Problem Solver: Property tax refund stuck in red tape

Tax adjustment causes more headaches than rehab of dilapidated house

The house wasn't much to look at. Its windows were old and leaky, and the paint was flaking so badly there were spots that were stripped clean. And the lawn was overgrown.

"It looked like a condemned property," said Mark Hosty.

But the dilapidated 1884 Forest Park farmhouse piqued Hosty's interest.

A real estate agent, Hosty has rehabbed houses as a hobby. So when a friend of the owner called and asked his advice on what to do with the property, Hosty had a simple answer.

"I said, 'I'd buy it,'" Hosty said.

In January, he paid $62,000 for the converted two-flat on Elgin Avenue.

Hosty, who also serves as a Forest Park commissioner, said friends told him he was nuts. "Most people thought it was a teardown," he said. "It was uglier than ugly."

Not anymore. Over the course of several months, Hosty, who also lives in the neighborhood, restored the house and found renters for the property.

Turns out, the rehab was the easy part.

Untangling the mess surrounding the house's property taxes has proven considerably more difficult.

On Feb. 3, less than two weeks after he bought the house, Hosty sent a check to the Cook County Treasurer for $4,652.20, to cover the property's 2011 first installment taxes.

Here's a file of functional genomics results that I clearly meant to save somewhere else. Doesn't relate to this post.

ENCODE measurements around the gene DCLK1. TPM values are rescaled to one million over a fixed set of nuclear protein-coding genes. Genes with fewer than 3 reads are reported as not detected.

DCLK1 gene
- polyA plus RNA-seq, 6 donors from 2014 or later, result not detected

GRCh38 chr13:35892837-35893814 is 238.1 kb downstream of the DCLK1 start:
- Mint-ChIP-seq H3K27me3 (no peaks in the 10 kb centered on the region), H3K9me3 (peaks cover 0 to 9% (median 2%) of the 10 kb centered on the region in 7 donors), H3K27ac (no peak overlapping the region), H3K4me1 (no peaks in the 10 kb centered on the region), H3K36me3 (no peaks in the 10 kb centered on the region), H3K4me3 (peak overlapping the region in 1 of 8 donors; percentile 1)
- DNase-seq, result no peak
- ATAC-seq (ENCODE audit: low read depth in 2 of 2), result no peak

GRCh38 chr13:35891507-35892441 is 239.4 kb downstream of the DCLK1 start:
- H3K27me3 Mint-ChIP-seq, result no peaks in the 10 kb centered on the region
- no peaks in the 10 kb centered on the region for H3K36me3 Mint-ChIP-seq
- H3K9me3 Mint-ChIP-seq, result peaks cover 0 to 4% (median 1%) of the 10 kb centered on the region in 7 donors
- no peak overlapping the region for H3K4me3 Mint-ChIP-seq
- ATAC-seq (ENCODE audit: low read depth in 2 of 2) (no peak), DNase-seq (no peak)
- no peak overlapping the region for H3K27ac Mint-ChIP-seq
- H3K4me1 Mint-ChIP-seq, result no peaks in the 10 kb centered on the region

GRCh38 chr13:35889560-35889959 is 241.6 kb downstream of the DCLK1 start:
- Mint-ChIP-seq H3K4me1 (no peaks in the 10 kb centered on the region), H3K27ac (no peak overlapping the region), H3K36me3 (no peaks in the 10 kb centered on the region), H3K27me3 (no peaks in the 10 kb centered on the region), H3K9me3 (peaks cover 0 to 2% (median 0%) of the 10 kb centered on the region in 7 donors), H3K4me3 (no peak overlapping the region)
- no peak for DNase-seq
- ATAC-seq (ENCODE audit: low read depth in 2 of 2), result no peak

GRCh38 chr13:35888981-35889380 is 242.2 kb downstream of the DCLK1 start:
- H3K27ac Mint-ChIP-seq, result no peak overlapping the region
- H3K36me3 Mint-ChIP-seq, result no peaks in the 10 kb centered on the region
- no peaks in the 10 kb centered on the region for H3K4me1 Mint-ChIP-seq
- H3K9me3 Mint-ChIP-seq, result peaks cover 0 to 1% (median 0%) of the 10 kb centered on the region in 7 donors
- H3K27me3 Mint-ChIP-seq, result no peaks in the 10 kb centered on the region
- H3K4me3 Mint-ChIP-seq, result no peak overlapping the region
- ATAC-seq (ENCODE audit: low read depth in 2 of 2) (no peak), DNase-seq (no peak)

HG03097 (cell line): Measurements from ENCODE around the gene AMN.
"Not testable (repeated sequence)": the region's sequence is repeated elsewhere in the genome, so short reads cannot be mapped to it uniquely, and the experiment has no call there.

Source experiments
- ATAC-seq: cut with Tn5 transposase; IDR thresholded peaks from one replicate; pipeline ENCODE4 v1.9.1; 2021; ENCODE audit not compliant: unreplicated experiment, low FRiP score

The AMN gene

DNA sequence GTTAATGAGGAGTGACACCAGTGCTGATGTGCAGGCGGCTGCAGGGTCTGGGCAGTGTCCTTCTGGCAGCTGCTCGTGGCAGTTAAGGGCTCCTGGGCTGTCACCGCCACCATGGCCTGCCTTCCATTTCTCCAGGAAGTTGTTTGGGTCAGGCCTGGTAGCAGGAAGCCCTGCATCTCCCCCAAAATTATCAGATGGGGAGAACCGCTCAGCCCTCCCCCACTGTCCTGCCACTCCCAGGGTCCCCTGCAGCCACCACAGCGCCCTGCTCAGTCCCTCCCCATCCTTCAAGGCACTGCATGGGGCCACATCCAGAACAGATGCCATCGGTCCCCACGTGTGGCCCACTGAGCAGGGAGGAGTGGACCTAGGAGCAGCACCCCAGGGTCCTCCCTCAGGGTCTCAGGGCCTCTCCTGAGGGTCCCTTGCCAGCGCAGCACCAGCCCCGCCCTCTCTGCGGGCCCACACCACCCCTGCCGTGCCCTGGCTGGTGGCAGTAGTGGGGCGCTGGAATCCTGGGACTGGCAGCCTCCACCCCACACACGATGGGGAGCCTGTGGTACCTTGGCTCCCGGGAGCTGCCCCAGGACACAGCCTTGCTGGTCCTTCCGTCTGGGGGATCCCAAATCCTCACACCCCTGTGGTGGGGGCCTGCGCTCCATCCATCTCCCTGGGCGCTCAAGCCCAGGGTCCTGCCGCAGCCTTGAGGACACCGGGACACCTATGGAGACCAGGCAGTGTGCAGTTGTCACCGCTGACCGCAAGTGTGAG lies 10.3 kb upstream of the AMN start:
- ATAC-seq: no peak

At the same time, Hosty filed an appeal to have the property reassessed, saying the house was, at the time, so run down it was uninhabitable.

The appeal was successful, and the county reduced the amount of the 2011 first installment property tax bill from $4,652.20 to $1,616.61.

Because he had already paid the $4,652.20, Hosty applied for a refund of $3,035.59.

That's when things became muddled.

Unbeknownst to Hosty, Bank of America, the mortgage company for the house's previous owner, also paid the treasurer's office $4,652.20 for the first installment taxes.

Between Bank of America and Hosty, a total of $9,304.40 had been paid in property taxes for a bill that amounted to just $1,616.61. Suddenly, the county was sitting on an overpayment of $7,687.79.

Confused about how to distribute the refund, the Cook County Treasurer's office sent Hosty a letter rejecting his refund application. He applied again and was again rejected.

After applying for a third time and getting no results, Hosty emailed What's Your Problem?

He said he doesn't care what the county does with the money Bank of America paid, he was only concerned about the $3,035.59 that he believes is rightfully his.

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